Potter tops list of challenged books

  September 6, 2003 at 1:02 PM ET
  James     Wizard News (via Tulare Advance-Register)
 


Harry Potter leads a listopens in new window of the most challenged literature in America, drawing hundreds of complaints from almost exclusively religious sects or individuals this year. While the Harry Potter series is the most obvious example of a series whose right to be placed in a school or public library setting is debated, other books draw attempts of censorship from nearly as many sources.

The American Library Association-sponsored Banned Books Week, which will take take place on September 20-27, recounts past censorship and celebrates free thinking and human's capacity of intellectual freedom.

Freshman Charles Trujillo said he has read the entire Harry Potter series. He was in the school library reading "Interview With A Vampire" by Anne Rice.

"I had no problem with any of those [Harry Potter] books, and my parents didn't either," Trujillo said. "If somebody told me I couldn't read a book it would make me want to read it more."

Megan Alves and Jalisa Stevens are enrolled in Jill Sozinho's English 1B class. Both 14-year-olds said they enjoy reading. Both have read, and enjoyed, number 16 on the ALA's list of 100 most frequently challenged books: "Goosebumps" by Robert Lawrence Stine.

"I read [the books] a long time ago and I liked them," Stevens said. "The end of the stories always leaves you hanging and wanting to read more. As far as banning books because of sex or bad words, we hear grown-ups curse all the time, and they talk about sex, too."

The American Library Association displays another similar articleopens in new window on its websiteopens in new window, save for the inclusion of an estimate of the amount of challlenges directed toward children's books this year

The ALA Office for Intellectual Freedom received a total of 515 reports of challenges last year, a 15 percent increase since 2001. A challenge is defined as a formal, written complaint, filed with a library or school requesting that materials be removed because of content or appropriateness. The majority of challenges are reported by public libraries, schools and school libraries. According to Judith F. Krug, director of the Office for Intellectual Freedom, the number of challenges reflects only incidents reported, and for each challenge reported, four or five remain unreported.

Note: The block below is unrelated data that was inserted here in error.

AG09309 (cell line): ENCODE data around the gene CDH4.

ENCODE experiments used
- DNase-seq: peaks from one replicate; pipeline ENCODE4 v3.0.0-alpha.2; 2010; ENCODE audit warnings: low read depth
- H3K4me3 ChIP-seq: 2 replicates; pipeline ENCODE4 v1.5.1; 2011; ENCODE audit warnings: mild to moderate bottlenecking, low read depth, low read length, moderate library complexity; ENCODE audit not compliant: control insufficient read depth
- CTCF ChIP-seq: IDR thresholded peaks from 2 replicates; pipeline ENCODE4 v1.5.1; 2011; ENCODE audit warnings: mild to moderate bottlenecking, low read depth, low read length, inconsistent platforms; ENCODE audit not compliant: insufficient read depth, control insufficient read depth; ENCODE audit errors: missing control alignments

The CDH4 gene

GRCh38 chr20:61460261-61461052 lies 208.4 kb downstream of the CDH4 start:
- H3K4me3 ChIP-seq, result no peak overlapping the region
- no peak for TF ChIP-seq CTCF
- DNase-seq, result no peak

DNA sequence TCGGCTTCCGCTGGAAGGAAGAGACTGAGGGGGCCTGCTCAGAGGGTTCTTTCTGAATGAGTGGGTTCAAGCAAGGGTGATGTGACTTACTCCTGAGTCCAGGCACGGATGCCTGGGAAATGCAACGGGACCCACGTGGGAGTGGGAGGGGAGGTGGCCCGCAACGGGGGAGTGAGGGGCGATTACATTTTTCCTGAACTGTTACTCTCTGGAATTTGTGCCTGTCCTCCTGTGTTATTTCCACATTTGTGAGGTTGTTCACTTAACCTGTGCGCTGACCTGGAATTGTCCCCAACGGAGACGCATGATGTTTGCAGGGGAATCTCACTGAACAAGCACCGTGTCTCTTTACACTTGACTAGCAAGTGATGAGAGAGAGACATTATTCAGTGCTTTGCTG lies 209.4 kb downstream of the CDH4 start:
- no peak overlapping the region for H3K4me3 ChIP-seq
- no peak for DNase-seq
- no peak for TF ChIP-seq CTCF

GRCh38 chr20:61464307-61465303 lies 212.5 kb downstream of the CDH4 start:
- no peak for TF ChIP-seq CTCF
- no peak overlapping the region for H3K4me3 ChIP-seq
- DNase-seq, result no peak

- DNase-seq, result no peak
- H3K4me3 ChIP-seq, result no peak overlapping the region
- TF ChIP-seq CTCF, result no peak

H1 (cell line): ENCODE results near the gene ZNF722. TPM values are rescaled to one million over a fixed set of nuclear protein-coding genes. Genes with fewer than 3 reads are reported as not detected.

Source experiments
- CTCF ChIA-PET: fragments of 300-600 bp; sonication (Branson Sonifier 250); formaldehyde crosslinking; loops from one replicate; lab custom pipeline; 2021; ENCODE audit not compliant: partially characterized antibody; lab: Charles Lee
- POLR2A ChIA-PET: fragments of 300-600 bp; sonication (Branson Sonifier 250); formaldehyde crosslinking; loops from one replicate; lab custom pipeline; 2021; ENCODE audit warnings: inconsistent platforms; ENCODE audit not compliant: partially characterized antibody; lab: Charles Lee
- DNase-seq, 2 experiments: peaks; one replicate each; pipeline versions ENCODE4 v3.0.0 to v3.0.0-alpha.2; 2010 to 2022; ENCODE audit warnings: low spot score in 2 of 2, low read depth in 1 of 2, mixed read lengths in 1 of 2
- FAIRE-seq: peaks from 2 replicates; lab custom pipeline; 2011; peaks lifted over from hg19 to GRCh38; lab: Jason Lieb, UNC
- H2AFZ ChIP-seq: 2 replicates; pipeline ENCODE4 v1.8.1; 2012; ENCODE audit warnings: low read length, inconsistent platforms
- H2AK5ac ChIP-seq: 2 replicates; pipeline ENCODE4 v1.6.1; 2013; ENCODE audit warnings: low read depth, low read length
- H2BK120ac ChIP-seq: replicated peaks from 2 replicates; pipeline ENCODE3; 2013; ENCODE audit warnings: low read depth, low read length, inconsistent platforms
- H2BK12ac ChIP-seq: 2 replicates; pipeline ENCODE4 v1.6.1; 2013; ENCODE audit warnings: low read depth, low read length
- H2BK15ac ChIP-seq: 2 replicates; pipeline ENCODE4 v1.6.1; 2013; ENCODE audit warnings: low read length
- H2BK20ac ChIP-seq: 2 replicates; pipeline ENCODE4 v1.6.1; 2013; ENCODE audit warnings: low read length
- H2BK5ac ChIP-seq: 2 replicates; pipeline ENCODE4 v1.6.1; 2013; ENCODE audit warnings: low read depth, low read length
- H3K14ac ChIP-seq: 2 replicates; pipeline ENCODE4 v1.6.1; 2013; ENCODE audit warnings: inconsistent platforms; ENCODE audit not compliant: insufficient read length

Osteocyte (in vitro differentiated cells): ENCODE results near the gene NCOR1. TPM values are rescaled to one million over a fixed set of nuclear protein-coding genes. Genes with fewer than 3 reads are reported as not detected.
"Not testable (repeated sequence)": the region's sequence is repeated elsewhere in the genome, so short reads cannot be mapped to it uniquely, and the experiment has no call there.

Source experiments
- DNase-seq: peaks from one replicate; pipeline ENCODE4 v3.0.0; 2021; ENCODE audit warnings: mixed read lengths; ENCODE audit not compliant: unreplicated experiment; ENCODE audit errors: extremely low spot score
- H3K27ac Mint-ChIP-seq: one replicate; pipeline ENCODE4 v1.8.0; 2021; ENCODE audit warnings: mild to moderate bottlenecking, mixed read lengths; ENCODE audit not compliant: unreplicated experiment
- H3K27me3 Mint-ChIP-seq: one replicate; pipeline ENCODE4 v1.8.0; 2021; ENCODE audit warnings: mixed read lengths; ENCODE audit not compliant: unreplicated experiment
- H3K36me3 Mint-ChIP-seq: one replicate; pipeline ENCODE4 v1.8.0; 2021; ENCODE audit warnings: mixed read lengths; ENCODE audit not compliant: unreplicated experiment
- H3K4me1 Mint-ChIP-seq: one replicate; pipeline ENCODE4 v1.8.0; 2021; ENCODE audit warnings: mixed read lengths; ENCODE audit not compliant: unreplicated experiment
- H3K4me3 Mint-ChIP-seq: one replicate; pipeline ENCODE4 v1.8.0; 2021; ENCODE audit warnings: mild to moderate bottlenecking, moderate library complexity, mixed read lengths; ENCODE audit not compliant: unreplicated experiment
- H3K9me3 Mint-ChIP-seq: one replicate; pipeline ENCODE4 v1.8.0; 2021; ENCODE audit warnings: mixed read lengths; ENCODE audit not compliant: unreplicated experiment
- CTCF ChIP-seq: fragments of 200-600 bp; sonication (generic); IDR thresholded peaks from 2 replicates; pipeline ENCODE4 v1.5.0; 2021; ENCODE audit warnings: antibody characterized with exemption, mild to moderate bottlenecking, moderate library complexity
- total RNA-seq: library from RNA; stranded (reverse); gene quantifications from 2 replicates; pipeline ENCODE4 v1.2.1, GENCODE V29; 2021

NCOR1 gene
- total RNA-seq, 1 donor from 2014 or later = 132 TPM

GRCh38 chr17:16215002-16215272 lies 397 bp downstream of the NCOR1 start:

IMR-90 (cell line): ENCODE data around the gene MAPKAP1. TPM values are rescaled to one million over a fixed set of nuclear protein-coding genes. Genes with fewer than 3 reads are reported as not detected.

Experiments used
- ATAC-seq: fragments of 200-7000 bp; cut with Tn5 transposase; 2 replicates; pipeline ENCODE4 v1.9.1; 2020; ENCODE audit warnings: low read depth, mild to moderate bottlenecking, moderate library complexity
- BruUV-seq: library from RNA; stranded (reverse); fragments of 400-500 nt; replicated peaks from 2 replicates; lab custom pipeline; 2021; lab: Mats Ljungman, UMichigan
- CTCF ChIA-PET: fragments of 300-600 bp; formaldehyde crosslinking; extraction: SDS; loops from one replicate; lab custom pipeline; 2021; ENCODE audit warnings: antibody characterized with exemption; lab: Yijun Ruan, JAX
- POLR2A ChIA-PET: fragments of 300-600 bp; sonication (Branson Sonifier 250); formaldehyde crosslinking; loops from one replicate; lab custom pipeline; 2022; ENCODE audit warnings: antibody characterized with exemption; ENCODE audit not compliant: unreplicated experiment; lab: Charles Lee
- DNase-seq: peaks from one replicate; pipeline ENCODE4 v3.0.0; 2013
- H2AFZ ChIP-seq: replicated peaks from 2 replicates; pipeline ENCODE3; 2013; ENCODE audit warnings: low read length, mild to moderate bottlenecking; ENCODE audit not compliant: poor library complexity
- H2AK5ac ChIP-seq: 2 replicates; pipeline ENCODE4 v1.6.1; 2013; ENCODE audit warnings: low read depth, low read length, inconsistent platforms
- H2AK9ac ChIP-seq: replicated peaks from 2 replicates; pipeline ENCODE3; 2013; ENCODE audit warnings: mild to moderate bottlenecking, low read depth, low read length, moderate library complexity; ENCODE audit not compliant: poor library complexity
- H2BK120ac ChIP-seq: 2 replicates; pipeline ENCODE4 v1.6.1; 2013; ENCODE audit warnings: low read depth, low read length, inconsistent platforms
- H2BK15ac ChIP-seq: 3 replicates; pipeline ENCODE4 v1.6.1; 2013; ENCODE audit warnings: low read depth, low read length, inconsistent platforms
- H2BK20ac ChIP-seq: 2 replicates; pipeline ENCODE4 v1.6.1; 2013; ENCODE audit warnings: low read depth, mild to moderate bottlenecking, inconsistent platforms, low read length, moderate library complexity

The "Ten Most Challenged Books of 2002" reflect a wide variety of themes. The books, in order of most frequently challenged are:

* Harry Potter series, by J.K. Rowling, for its focus on wizardry and magic.

* Alice series, by Phyllis Reynolds Naylor, for being sexually explicit, using offensive language and being unsuited to age group.

* "The Chocolate War" by Robert Cormier (the "Most Challenged" book of 1998), for using offensive language and being unsuited to age group.

* "I Know Why the Caged Bird Sings" by Maya Angelou, for sexual content, racism, offensive language, violence and being unsuited to age group.

* "Taming the Star Runner" by S.E. Hinton, for offensive language. "Captain Underpants" by Dav Pilkey, for insensitivity and being unsuited to age group, as well as encouraging children to disobey authority.

* "The Adventures of Huckleberry Finn" by Mark Twain, for racism, insensitivity and offensive language.

* "Bridge to Terabithia" by Katherine Paterson, for offensive language, sexual content and Occult/Satanism.

* "Roll of Thunder, Hear My Cry" by Mildred D. Taylor, for insensitivity, racism and offensive language.

* "Julie of the Wolves" by Julie Craighead George, for sexual content, offensive language, violence and being unsuited to age group.

Off the list this year, but on the list for several years past, are the "Goosebumps" and "Fear Street" series, by R. L. Stine, which were challenged for being too frightening for young people and depicting occult or "Satanic" themes, "It's Perfectly Normal," a sex education book by Robie Harris, for being too explicit, especially for children, "Of Mice and Men," by John Steinbeck, for using offensive language and being unsuited to age group, "The Catcher in the Rye" by J.D. Salinger for offensive language and being unsuited to age group, "The Color Purple," by Alice Walker, for sexual content and offensive language, "Fallen Angels," by Walter Dean Myers, for offensive language and being unsuited to age group, and "Blood and Chocolate" by Annette Curtis Klause for being sexually explicit and unsuited to age group.

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